Moving to a new home, a new neighborhood and a new school can be tough for kids. Luckily, a variety of children’s books are out there to help parents explain things, add some fun and hopefully alleviate fears.

Here are a few classics – and you can post your favorite children's book titles about moving in the comments section below:

1. “Alexander, Who's Not (Do You Hear Me? I Mean It!) Going to Move” by Judith Viorst
Atheneum Books for Young Readers, 1995
Poor Alexander. First, the kid had a Terrible, Horrible, No Good, Very Bad Day. Now, his family is moving! Just like your kids, Alexander has to say goodbye to some special places and people, but with the help of his parents he learns to make the most of the situation.

2. “The Berenstain Bears’ Moving Day” by Stan and Jan Berenstain
Random House Books for Young Readers, 1981
Little Brother Bear’s pretty worried about moving, and more than a little scared. Kids can relate to his apprehension, and hopefully his positive change of view as moving day gets closer.

3. “A House for Hermit Crab” by Eric Carle
Aladdin Paperbacks, 1987
A little hermit crab has outgrown his shell and needs to find a bigger one – and new friends to help decorate it. This book will reassure kids that it will be easy to make new friends in their new town.

4. “Tigger’s Moving Day” by Kathleen W. Zoehfeld
Disney, 1999
Tigger needs a place with more bouncing room! His friends aren’t as close to his new house, but they still come and visit. A story to help kids understand they’ll still be able to hold on to old connections.

5. “Goodbye House” by Frank Asch
Moonbear Books, 1989
This book is a terrific way to talk about moving with preschoolers. After the moving van is packed, a little bear returns to say farewell to his old house, saying goodbye to everything, except, of course, the memories.

Other favorites include: “Big Dan’s Moving Van,” by Leslie McGuire, “Neville,” by Norton Juster, “The Moving House” by Mark Siegel, “I’m Not Moving, Mama” by Nancy White Carlstrom, and “The Leaving Morning,” by Angela Johnston.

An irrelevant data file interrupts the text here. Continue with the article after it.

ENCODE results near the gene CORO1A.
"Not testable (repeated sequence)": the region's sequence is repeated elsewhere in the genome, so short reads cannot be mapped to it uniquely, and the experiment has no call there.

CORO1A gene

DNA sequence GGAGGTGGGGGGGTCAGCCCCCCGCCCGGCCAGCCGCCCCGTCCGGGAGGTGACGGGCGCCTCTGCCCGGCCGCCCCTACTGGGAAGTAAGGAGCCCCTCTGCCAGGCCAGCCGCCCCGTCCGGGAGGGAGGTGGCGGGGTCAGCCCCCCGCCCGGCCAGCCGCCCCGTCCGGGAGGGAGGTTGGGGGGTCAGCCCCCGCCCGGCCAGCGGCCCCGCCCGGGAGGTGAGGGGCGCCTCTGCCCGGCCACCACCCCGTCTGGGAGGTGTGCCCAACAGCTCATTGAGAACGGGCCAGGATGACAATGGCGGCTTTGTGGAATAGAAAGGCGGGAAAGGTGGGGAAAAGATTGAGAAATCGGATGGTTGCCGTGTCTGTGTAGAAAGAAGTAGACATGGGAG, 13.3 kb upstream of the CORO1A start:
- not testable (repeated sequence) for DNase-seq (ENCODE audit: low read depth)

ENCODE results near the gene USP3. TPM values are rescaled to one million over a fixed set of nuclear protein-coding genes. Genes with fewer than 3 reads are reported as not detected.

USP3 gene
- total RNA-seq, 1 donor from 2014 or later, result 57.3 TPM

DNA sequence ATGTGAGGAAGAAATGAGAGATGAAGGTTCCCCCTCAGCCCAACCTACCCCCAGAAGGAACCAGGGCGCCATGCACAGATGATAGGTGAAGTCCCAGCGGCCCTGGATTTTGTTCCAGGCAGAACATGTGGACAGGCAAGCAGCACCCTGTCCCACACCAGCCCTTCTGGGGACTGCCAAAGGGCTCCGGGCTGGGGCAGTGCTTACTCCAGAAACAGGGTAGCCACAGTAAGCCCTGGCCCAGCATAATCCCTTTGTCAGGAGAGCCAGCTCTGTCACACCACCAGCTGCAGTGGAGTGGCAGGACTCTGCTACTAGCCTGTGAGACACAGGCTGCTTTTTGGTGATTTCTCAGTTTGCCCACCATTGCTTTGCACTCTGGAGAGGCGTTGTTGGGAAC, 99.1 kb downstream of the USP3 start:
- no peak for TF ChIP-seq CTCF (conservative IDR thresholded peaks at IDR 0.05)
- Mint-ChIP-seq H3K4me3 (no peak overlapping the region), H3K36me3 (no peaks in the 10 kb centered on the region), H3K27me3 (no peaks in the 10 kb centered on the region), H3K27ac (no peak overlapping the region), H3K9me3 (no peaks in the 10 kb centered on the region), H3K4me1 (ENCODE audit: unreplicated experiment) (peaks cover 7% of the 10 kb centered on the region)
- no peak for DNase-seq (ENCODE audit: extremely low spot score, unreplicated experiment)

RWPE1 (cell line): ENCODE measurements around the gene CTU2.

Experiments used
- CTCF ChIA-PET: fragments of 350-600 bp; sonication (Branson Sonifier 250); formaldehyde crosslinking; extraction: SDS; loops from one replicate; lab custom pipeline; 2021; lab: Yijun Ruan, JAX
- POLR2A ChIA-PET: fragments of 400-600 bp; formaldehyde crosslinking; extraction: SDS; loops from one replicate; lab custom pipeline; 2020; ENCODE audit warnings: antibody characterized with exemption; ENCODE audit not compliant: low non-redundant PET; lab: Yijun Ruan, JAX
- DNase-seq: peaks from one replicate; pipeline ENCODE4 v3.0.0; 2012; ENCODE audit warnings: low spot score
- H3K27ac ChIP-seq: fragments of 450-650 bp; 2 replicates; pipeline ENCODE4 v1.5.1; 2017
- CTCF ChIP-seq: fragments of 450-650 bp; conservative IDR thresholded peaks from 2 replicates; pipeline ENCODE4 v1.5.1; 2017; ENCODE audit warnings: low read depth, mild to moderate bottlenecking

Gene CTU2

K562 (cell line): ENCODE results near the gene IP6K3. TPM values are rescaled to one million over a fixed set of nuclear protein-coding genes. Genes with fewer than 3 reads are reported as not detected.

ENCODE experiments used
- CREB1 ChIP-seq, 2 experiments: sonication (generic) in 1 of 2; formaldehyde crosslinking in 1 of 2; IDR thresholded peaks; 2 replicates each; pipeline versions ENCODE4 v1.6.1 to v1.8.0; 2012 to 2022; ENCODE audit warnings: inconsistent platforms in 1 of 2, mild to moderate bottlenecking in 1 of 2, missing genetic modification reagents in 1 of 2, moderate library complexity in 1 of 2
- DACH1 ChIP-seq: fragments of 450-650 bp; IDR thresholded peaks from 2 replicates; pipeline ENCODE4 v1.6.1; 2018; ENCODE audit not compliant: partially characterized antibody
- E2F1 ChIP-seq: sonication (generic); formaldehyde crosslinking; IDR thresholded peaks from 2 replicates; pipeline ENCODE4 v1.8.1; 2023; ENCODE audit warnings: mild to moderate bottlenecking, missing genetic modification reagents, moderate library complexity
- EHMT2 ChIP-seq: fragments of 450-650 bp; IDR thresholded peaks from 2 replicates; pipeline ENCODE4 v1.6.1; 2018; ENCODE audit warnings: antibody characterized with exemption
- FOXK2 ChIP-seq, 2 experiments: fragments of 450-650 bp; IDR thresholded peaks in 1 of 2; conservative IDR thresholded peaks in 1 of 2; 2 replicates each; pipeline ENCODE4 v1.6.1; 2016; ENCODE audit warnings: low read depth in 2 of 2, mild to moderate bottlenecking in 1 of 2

Looking to a move to a neighborhood that’s great for kids (and parents)? Nick & Cindy Davis have a team ready to assist you with. Meet the Team


4 Resources for First-Time Homebuyers

4 Resources for First-Time Homebuyers

4 Resources for First-Time Homebuyers

Surveys show that first-time buyers aren’t aware of how much they need to save for a down payment. Many people believe that buying a home requires they put down at least 20 percent of the purchase price, but down payments aren’t as big of an obstacle as people think. For example, a loan through the Federal Housing Administration could require a down payment as low as 3.5 percent; Fannie Mae and Freddie Mac have similarly low requirements.

If you qualify for a loan with a low down payment but still have trouble coming up with the cash, here are a few of the many programs out there that can help. Do some research to find out what’s available in your area.

  1. Help getting down
    The federal Department of Housing and Urban Development (HUD) gives community development block grants to states and local governments across the country to help revitalize certain areas. HUD’s HOME Investment Partnerships Program(HOME) is one such program. States often have their own programs for down payment assistance, too.
  2. Opening up options for closing
    The Federal National Mortgage Association, a.k.a. Fannie Mae, designed the HomePath Ready Buyer program to attract new homebuyers to the market. Through the program, qualifying first-time homebuyers can get assistance of up to 3 percent of closing costs after they pass an online homeownership course.
  3. Making ownership less taxing
    Some state governments provide first-time buyers with a tax credit to boost homeownership.
  4. Helping heroes
    The U.S. Department of Veterans Affairs (VA) Home Loan Guaranty Servicehelps veterans or surviving spouses obtain better terms for their mortgage by guaranteeing a portion of the loan. Some VA mortgages require no down payment.